As Gazillion Entertainment quietly works away on their Marvel MMO titles Marvel Heroes, I decided to go ahead and gather as much info as I could on the project since I’m really quite interested in the Marvel universe in video game form.
So what is Marvel Heroes?
An MMO being worked on by Gazillion Entertainment that is said to play like an action RPG. Fans of Diablo or Torchlight will have a vague idea of what to expect while players of the Marvel Ultimate Alliance games should know exactly what is in store for them.
Who do we play as in the game?
Players will not create their own original heroes but will instead get to take on the role of their favourite Marvel protagonists. It’s been said that a huge variety of heroes will be playable in the game. Current characters that are known to be playable are as follows:
Will there be character customization?
There will be customization in the form of alternate costumes, costume construction (not sure how this works yet), selectable powers, and items.
What areas are in the game?
Some of the revealed locations are Avengers Tower, Hell’s Kitchen, Midtown Manhattan, Mutant Town, Savage Land, and Xavier Institute. It has been noted by the developer that PvE locations are completely randomized similarly to areas in Diablo and Diablo II.
Is this a subscription based game?
Marvel Heroes will be 100% free to play, though there will be micro-transactions in the game which have not yet been elaborated on.
What platforms will the game be released for?
Marvel Heroes will be available exclusively for PC.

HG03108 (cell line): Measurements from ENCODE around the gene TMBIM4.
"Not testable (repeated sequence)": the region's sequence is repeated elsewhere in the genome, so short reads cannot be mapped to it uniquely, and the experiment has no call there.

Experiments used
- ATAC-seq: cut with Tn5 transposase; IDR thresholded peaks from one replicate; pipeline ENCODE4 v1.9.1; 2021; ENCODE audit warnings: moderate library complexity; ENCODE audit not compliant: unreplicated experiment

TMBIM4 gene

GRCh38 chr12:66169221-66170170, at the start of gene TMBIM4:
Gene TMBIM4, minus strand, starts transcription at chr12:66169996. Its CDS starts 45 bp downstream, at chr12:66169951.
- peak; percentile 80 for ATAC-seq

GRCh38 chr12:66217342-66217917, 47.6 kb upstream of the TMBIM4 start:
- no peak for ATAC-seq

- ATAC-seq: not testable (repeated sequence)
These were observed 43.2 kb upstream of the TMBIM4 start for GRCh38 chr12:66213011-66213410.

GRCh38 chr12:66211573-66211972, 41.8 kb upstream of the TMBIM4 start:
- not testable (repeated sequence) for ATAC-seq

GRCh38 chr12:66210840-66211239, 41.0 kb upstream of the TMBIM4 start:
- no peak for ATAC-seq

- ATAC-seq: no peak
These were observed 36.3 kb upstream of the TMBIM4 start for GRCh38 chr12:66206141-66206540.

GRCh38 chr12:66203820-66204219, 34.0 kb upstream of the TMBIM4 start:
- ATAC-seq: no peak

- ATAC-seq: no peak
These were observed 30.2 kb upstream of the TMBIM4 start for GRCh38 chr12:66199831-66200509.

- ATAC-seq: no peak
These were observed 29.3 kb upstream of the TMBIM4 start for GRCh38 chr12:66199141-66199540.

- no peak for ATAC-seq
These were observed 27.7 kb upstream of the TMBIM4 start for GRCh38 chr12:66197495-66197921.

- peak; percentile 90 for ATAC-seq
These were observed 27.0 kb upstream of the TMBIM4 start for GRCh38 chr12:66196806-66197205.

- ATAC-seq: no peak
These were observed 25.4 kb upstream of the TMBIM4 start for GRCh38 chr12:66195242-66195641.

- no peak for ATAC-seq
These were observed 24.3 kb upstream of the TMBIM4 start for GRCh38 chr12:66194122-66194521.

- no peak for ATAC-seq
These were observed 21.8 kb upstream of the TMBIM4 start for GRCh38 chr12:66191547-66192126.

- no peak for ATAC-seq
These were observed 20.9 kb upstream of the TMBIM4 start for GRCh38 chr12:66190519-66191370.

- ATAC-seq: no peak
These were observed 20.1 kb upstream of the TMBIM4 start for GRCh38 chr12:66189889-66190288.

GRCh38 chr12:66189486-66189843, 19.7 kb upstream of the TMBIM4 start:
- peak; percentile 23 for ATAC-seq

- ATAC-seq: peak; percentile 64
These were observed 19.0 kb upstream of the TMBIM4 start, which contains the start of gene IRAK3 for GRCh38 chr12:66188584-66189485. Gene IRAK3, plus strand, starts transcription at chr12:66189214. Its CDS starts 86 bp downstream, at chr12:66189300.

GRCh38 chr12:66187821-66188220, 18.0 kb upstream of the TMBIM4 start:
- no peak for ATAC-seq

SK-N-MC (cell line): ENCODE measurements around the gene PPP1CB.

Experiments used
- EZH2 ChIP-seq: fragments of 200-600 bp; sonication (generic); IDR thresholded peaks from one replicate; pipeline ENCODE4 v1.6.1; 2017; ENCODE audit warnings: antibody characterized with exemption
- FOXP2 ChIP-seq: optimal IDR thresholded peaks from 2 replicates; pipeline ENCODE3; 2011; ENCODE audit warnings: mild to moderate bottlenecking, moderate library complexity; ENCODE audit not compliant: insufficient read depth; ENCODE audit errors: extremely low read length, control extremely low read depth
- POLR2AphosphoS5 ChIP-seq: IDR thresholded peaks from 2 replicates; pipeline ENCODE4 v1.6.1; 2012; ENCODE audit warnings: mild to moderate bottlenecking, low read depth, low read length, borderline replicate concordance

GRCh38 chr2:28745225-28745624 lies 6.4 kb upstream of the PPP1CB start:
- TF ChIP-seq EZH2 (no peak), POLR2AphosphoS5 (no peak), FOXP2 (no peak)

Blackmoon Prophecy is a fangame (or tribute game as I like to call this) that I began in 2004 which is based on the Final Fantasy franchise. I had abandoned it several times between 2004 and 2008 (the last time I think I worked on it before now) for various reasons. Sometimes I would mess something up that affected the entire game, or I’d simply lose motivation for one reason or another and give up. I released several demos between 2004 and 2007. Initially, not a lot of people took to Blackmoon Prophecy. There were lots of bad maps, dialogue was overly juvenile, and the overall presentation (such as battle animations) was a little disheartening. With each demo, I refined the game more and more to carry a more authentic Final Fantasy feel until it seemed that almost everybody who played the later demos at least partially enjoyed the game. Negative feedback dropped quite a lot over the three years of demo releases. It has now been a few years since my lastdemo and I can safely say that, now that the game is finished, the refinements I’ve made since then are very thorough. Many dialogue sequences and maps have been completely remade and, in some cases, areas of the game have been completely removed because I deemed them to be too amateurish. There are still a few bugs lurking in the game and a few dialogue sequences are still pretty outdated, but general reception on my hosting site (RMN) has been exceptionally positive so far. They’re also helping me out immensely by locating bugs and eventing issues, so I’m very quick to iron out any issues and upload fixed updates.